Cyber Eye: Wanted, dead or alive: malicious coders

Wiliam Jackson

Microsoft this month added an arrow to the quiver in the global war against malicious code by promising a six-figure payout for information leading to the conviction of whoever coded Blaster and SoBig.

Rewards are far from a new idea. 'We've done it for decades for the whole line of criminal enterprises,' commented Patrick Gray, a 20-year FBI veteran who now works for Internet Security Systems Inc. of Atlanta. But as far as anyone knows, this is the first time rewards have been offered to expose the authors of worms and viruses.

Heaven knows Microsoft has plenty at stake. A year into its Trusted Computing Initiative, the company still is patching Windows security flaws at an alarming rate. The ill will that Blaster and SoBig generated toward Microsoft apparently makes a $5 million reward fund look like a good investment.

The question is, will it work? Gray, for one, thinks it will. Criminal rewards have produced outstanding results, he said, and 'we will get some movement within the hacking community' from the Microsoft rewards.

But the FBI's $25 million price on Osama bin Laden's head has yet to produce any results.

The motives for creating and unleashing malicious code vary greatly from author to author. Many worms and viruses apparently are written as a challenge, or to gain attention and claim bragging rights. The SoBig family of viruses, on the other hand, could be the work of an organization with a profit motive, possibly to perfect a spam delivery system.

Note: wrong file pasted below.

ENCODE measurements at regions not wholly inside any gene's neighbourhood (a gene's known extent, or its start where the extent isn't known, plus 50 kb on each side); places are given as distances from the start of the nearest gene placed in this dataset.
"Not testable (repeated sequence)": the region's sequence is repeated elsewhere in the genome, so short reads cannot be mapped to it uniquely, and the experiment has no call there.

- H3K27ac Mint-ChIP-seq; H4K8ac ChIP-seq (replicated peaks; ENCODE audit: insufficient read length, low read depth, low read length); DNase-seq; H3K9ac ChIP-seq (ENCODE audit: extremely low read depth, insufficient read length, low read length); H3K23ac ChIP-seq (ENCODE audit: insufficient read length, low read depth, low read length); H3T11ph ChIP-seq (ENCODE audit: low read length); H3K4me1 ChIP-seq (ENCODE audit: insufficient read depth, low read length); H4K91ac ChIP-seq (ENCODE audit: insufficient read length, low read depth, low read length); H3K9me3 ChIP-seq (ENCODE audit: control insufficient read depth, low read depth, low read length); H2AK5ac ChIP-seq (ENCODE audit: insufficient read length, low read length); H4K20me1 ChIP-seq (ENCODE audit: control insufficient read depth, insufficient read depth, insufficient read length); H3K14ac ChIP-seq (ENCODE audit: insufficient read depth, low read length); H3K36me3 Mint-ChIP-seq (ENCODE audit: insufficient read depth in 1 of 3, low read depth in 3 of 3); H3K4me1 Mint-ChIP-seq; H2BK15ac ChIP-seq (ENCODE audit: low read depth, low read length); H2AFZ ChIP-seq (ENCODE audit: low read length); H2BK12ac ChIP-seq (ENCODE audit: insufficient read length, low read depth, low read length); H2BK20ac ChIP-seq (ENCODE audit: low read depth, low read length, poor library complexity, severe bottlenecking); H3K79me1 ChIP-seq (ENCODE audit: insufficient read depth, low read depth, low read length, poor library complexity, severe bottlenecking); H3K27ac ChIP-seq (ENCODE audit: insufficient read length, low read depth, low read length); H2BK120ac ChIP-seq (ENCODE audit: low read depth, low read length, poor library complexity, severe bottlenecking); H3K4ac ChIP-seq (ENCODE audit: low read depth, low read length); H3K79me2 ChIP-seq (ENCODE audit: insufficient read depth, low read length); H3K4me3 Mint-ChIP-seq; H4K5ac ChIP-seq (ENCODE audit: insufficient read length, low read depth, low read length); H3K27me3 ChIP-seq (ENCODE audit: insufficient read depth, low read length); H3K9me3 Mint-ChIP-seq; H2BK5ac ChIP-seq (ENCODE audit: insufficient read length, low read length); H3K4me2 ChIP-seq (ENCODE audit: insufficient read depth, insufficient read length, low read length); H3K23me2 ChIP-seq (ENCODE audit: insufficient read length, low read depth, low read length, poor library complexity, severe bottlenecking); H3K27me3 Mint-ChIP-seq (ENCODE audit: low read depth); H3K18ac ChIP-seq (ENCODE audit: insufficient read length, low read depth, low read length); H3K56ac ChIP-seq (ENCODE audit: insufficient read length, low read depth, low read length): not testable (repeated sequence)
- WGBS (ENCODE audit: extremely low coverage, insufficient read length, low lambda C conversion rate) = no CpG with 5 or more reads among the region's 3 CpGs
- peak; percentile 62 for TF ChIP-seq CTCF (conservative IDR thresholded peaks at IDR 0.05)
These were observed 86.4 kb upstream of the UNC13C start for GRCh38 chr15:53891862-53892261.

Those two communities are likely to respond differently to rewards.

We know that crooks can't be trusted. That's why rewards work against them. A criminal motivated by profit might well be willing to turn in an accomplice if the reward is big enough, so the author or authors of SoBig could be vulnerable.

A spammer has to send out an awful lot of spam to earn $250,000, making that Microsoft reward awfully attractive. And the social stigma of being a stool pigeon probably isn't as great as that attached to spammers.

But is there honor among hackers? Turning an amateur friend over to the FBI seems cold, even for a cool quarter-million.

If the author of Blaster really did it to impress a girl, it's hard to believe she would turn the schmuck in for the reward.

So the reward might work in some cases and not in others. The good news for Microsoft is that if it doesn't work, the company won't have to pay anything. The downside is that it could backfire. If coders are writing worms and viruses for the bragging rights, they might see a glamorous, $250,000 bounty on them as a big motivator.

About the Author

William Jackson is a Maryland-based freelance writer.


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